Warning: This post contains spoilers
There are two types of science fiction movies.
The first type borders on fantasy. These films use technology more as a magic prop than as an actual human development. Think Star Wars, Star Trek and Avatar.
There’s also science fiction that is beyond the limits of technology and where humans have to solve their own problems. This vertical includes 2001: A Space Odyssey and Moon, as well as The Martian.
Project managers will find plenty of lessons in The Martian’s depiction Mark Watney, NASA and the CNSA as well as Commander Lewis’s crew, useful for learning how to survive in difficult times. Amazing project management skills were what enabled Mark Watney to survive.
Let’s now bring five lessons from the Martian down to Earth.
Break your project up into little pieces.
Mark Watney panics when he sits down for the first time to record that he is alive on Mars. He has no food, no way to contact NASA (or humans) and no guarantee of rescue.
He panics, just like any other human being who finds out they are stranded on an inhospitable planet.
Watney, however, allows himself two days of panic and then gets back to work.
Watney, like any good project manager starts his projects with the end goal in mind. Watney, for example, must make 1480 sols of food from his initial 400-sol stock. He breaks down his must dos in Gantt chart fashion.
If Watney had remained panicked, he might have been overwhelmed by the enormity of the project and died long before help could reach him.
Project managers with specialized skills are more successful than those without.
Pawel Brodzinski, an IT professional, reminded IT professionals a few years back that project managers don’t need technical skills. He wrote,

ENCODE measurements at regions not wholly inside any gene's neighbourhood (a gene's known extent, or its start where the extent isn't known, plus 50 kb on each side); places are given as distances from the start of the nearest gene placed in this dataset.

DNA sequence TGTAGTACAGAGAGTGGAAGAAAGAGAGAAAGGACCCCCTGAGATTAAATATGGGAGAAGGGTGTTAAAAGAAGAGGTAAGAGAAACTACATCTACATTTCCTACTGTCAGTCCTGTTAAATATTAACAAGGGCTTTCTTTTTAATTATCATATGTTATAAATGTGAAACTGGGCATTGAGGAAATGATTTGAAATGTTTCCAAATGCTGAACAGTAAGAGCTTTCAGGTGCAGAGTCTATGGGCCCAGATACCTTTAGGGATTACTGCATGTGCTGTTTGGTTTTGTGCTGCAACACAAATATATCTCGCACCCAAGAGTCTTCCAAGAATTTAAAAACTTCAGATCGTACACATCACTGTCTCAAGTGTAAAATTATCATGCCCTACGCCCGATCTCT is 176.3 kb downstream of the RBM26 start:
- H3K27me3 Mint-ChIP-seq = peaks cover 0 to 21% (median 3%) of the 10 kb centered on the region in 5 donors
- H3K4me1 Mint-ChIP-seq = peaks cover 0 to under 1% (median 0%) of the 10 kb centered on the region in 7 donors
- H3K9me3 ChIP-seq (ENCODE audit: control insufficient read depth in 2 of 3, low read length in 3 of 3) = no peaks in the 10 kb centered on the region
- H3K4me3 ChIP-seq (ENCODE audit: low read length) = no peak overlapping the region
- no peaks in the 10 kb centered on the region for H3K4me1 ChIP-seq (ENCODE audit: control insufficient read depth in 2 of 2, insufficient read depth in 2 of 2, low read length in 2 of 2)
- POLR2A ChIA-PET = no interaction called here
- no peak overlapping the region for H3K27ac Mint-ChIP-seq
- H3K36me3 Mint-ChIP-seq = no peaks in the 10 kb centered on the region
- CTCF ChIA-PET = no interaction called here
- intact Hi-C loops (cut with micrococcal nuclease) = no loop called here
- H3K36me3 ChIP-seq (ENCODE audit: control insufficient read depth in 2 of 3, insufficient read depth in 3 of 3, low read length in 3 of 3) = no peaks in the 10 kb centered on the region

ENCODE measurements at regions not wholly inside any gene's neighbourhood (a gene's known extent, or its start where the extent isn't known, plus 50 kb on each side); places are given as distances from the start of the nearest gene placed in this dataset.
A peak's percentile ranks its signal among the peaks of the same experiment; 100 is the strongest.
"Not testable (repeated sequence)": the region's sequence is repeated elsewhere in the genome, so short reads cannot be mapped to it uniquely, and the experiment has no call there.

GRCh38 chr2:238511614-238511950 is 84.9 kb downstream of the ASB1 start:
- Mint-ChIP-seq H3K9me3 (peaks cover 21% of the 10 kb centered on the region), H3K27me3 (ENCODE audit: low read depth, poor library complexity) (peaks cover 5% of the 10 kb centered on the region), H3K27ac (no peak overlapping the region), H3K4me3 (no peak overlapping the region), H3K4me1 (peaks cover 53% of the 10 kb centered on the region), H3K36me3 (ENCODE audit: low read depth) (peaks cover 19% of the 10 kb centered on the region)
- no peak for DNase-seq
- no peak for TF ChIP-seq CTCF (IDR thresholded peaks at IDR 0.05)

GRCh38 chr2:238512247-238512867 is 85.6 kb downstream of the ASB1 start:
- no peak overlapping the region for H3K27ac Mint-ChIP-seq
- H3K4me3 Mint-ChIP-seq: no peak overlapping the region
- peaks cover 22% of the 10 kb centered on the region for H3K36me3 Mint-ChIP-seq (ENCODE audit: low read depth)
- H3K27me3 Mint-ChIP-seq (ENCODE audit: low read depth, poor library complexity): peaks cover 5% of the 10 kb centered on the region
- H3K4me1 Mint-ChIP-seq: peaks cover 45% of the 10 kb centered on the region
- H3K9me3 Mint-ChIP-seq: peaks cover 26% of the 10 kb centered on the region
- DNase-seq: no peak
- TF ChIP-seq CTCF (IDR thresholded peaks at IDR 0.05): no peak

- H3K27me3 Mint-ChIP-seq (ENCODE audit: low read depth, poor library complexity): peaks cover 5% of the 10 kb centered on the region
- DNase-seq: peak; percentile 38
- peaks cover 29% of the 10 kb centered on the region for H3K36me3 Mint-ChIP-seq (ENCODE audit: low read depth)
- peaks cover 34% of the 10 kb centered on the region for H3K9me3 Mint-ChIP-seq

Although technical skills are a great asset for project managers, they are not essential in the vast majority of cases. If a project manager has the best technical skills, why does she manage the project and not build it?
The idea that project managers don’t need technical skills is met with a lot of resistance. Without a technical background, how can project managers ensure that their team is competent and able to give reasonable estimates? They won’t be able to do this if they don’t go through a rigorous research process to verify their team’s numbers.
Watney is extremely lucky to be a botanist… he knows how to start up a long-abandoned Pathfinder and figure out a hexadecimal letter. He also knows enough chemistry to make water from hydrazine fuel.
He could not have solved his own problems without being exactly who he was.
That is to say, if Commander Lewis, Johanssen or Beck had not been there, they would not have survived. They didn’t have the knowledge to create a project program to keep them alive long enough to allow NASA to contact them.
Sometimes the “right” choice may not be obvious.
It was not an easy task to rescue Watney. The NASA director was faced with two options at the end of the film: either risk the lives and possibly save one man aboard the Hermes, or save all of them and let Watney die.
This classic ethical dilemma confronts Teddy Sanders, NASA Director. He finally makes the utilitarian choice to save everyone aboard the Hermes.
Sanders’s decision is not as clear-cut, even though the Hermes crew rebelled and saved Watney. The space agency’s underfunded PR department could have made a huge PR win by turning the crew around. He could cause division between NASA, the CNSA, and NASA by changing NASA’s use for the donated Chinese booster.
Whatever choice Sanders made it would not have been popular. What would you have done instead?
Communication tools are essential for project success.